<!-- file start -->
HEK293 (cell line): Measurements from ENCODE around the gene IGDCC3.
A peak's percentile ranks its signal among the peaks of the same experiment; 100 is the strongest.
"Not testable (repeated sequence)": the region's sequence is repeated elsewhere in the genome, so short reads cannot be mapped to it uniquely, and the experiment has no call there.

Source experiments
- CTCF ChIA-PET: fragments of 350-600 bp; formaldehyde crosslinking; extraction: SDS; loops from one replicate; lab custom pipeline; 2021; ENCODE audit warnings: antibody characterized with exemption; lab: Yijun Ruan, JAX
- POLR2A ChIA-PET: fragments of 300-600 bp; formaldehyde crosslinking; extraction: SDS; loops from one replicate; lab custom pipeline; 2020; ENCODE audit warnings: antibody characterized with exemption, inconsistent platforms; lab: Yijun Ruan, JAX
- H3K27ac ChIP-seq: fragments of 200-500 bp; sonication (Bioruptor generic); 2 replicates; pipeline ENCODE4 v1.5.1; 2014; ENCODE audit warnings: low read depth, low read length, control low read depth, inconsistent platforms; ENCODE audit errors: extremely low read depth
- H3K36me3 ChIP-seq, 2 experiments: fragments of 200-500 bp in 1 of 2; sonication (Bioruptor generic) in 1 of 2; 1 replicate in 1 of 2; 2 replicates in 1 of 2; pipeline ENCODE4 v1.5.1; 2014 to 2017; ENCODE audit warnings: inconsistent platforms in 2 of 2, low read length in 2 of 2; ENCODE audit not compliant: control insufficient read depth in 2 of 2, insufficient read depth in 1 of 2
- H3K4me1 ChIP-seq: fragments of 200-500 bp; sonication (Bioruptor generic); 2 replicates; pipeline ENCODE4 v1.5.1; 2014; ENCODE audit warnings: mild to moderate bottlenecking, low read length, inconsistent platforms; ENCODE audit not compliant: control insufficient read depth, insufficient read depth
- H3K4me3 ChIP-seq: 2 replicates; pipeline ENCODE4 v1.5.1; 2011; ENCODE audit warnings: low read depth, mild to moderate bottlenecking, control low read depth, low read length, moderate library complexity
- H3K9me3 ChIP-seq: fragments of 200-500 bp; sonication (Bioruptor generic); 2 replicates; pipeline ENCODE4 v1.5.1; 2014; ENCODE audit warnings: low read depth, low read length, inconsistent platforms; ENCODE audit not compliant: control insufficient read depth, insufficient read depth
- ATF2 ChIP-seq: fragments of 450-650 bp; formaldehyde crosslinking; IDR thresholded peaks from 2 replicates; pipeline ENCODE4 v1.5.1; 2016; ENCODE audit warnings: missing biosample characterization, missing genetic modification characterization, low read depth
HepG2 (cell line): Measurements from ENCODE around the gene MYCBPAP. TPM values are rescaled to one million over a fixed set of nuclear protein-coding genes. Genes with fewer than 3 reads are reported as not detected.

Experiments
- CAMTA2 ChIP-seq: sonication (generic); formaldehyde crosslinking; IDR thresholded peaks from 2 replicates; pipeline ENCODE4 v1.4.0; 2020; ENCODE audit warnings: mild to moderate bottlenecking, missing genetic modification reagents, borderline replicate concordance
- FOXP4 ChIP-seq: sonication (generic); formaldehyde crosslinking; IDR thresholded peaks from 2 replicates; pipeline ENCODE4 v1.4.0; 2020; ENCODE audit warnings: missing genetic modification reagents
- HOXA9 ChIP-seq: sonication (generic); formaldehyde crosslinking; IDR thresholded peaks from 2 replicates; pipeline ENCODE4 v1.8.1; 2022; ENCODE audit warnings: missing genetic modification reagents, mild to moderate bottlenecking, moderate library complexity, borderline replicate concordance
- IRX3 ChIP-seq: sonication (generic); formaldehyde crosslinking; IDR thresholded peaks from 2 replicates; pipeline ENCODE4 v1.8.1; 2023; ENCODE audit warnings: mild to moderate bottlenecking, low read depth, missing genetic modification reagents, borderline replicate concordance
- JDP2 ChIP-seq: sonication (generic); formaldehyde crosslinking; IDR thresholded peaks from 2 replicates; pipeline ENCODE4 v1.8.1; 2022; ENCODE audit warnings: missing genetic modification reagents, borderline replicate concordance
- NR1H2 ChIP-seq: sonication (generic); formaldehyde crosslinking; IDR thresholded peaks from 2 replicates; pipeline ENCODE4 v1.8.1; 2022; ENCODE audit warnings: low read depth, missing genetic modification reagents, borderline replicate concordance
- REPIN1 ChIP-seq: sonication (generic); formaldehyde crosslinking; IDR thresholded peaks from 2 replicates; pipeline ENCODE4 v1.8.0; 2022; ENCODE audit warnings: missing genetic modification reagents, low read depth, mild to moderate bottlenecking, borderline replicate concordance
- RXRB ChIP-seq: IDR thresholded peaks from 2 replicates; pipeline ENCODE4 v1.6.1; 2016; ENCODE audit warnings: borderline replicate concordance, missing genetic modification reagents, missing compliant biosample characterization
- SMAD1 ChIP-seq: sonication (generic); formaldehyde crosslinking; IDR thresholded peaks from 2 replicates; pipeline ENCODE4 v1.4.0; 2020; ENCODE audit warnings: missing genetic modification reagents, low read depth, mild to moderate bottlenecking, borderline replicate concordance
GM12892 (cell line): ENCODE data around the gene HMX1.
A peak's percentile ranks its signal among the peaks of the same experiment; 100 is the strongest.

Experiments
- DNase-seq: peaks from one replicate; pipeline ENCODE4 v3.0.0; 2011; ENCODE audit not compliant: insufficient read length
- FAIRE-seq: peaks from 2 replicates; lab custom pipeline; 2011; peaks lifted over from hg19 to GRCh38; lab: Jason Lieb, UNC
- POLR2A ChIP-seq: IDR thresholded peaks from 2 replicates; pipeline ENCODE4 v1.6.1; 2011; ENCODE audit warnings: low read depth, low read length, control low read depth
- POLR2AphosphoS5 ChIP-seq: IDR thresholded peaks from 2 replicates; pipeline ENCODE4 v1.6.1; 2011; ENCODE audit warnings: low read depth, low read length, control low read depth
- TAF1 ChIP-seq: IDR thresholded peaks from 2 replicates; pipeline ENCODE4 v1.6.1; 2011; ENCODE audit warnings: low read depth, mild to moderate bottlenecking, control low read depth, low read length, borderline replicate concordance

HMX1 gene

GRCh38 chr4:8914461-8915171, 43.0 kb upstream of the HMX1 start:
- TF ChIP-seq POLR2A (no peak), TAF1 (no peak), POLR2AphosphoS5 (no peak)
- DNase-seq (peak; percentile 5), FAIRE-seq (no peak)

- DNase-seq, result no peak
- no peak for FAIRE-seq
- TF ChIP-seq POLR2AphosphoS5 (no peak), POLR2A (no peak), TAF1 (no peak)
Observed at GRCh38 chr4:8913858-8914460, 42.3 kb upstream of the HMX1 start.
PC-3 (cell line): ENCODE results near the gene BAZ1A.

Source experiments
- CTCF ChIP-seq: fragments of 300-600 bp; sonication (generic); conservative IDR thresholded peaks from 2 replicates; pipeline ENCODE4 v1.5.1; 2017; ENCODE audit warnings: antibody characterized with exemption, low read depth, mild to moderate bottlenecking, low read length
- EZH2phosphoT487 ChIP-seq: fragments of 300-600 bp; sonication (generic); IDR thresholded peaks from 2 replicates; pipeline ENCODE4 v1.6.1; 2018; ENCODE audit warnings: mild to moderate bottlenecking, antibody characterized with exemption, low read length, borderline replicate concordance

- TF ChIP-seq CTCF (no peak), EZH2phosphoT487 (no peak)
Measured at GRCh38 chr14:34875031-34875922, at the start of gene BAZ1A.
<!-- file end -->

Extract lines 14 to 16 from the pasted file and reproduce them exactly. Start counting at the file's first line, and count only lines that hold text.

Experiments
- CAMTA2 ChIP-seq: sonication (generic); formaldehyde crosslinking; IDR thresholded peaks from 2 replicates; pipeline ENCODE4 v1.4.0; 2020; ENCODE audit warnings: mild to moderate bottlenecking, missing genetic modification reagents, borderline replicate concordance
- FOXP4 ChIP-seq: sonication (generic); formaldehyde crosslinking; IDR thresholded peaks from 2 replicates; pipeline ENCODE4 v1.4.0; 2020; ENCODE audit warnings: missing genetic modification reagents